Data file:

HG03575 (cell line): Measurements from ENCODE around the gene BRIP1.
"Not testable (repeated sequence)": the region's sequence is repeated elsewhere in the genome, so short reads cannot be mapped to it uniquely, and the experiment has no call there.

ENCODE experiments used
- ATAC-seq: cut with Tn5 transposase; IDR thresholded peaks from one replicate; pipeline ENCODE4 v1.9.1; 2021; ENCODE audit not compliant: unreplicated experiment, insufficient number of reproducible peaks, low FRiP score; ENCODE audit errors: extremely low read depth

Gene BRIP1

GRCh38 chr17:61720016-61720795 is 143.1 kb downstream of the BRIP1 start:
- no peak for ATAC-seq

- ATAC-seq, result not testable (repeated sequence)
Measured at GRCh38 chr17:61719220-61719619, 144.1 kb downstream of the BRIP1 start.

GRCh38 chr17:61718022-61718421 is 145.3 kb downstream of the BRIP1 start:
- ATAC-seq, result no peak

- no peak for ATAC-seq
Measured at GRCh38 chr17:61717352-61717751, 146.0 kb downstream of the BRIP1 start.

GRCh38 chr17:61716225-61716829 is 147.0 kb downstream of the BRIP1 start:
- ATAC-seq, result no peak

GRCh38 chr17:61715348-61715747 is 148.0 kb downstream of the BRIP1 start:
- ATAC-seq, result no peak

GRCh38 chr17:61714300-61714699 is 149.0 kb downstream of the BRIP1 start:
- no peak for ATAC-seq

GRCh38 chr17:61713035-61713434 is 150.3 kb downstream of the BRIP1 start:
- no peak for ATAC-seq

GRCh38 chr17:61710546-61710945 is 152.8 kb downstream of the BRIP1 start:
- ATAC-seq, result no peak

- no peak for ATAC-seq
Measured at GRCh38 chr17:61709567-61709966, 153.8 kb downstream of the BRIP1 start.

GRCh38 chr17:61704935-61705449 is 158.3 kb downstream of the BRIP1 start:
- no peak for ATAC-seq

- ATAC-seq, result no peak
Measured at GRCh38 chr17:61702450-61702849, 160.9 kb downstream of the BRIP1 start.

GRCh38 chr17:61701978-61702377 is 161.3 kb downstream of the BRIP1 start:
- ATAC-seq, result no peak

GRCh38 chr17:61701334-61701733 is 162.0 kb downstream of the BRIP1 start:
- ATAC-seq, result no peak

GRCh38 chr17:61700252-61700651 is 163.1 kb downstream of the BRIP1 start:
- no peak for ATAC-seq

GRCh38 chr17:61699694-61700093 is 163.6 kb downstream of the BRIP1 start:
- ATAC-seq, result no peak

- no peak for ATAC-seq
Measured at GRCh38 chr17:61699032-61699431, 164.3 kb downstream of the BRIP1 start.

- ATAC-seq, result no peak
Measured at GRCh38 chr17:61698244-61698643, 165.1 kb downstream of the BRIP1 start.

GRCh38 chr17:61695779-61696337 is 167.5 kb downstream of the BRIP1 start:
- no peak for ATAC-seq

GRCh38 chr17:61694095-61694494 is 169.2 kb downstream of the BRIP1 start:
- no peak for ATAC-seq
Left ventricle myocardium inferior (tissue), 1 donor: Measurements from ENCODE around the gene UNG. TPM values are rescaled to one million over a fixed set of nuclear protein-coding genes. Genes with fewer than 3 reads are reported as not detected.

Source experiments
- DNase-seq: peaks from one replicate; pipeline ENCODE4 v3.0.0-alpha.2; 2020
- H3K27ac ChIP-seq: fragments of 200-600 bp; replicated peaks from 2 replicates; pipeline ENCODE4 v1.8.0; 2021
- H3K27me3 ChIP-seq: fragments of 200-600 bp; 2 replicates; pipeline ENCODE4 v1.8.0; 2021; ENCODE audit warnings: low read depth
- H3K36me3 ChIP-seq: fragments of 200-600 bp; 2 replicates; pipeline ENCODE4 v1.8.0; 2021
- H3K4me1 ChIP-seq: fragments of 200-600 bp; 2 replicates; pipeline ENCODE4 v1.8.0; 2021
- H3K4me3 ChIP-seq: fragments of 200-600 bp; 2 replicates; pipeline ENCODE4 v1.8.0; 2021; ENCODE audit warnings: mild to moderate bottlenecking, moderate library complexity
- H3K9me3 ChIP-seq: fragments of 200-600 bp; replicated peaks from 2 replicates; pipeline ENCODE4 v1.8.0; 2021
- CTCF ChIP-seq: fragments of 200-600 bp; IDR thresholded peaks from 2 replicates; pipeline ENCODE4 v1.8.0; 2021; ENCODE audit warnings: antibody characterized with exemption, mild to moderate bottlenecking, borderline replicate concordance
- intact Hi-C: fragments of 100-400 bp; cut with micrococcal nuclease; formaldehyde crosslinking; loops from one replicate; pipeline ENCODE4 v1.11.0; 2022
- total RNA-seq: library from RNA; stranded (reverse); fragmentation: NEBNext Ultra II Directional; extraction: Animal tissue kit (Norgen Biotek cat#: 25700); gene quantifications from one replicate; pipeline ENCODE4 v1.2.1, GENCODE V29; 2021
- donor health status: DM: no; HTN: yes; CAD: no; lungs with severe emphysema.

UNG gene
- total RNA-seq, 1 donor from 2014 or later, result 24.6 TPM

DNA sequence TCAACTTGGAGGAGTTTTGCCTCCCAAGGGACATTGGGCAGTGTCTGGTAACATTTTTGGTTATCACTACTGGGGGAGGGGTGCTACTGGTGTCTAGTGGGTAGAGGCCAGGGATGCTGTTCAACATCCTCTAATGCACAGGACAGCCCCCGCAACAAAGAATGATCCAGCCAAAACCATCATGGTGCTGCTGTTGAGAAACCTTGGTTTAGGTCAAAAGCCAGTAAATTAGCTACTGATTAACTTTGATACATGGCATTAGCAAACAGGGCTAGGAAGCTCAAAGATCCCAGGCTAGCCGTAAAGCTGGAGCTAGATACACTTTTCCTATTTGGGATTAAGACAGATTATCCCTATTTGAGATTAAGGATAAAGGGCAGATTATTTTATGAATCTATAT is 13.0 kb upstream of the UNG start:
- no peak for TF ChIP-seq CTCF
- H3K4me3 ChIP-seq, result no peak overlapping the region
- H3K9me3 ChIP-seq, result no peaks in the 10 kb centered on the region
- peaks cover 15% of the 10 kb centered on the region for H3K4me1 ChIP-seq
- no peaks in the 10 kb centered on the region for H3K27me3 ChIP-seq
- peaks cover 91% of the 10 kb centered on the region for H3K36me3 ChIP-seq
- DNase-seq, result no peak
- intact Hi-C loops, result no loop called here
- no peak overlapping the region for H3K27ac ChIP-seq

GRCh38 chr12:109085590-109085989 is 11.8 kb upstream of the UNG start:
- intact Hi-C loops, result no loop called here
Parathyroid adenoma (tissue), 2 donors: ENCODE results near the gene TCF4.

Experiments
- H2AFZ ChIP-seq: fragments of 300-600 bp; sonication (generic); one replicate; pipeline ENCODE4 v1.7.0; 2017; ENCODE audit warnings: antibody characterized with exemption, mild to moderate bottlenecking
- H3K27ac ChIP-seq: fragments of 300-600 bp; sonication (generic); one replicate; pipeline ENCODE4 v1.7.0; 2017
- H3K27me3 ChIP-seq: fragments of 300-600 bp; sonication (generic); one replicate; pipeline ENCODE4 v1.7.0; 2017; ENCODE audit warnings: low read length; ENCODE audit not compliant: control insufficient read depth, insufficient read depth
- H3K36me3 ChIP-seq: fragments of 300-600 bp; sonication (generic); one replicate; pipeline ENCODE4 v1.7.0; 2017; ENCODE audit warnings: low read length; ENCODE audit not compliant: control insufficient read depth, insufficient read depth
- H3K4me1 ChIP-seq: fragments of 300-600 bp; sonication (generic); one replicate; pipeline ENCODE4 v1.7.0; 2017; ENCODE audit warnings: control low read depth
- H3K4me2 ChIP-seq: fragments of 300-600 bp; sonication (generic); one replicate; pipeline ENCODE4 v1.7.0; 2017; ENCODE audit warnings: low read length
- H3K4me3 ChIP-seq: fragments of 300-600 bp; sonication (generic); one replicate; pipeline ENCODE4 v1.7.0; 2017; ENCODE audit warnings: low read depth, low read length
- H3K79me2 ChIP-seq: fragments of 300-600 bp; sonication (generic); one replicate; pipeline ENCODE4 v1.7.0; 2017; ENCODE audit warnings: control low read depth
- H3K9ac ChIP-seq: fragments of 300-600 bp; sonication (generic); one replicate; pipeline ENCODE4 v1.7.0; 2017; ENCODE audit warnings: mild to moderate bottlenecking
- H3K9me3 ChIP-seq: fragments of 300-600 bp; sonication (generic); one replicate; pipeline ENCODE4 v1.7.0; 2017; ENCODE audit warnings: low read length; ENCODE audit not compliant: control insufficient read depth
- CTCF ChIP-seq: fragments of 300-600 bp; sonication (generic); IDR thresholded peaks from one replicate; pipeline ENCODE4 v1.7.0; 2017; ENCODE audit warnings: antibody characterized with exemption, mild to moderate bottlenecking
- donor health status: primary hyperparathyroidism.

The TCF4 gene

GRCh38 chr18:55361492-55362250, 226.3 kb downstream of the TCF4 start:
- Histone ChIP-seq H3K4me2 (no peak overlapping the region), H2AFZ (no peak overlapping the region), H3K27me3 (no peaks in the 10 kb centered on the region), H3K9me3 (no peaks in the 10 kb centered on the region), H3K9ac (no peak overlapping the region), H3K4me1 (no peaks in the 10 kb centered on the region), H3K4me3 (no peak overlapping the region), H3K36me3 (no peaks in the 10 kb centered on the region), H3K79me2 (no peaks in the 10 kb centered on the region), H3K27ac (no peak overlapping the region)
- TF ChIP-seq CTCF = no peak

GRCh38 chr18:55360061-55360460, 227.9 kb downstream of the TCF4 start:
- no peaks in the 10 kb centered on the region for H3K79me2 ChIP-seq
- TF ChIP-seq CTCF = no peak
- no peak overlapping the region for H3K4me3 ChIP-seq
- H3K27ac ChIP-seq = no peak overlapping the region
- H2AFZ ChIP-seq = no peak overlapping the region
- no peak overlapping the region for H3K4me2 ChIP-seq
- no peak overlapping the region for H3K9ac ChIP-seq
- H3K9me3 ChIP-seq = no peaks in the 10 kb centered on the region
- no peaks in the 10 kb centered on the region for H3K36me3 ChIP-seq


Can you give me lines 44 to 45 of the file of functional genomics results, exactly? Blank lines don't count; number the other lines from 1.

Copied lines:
GRCh38 chr17:61694095-61694494 is 169.2 kb downstream of the BRIP1 start:
- no peak for ATAC-seq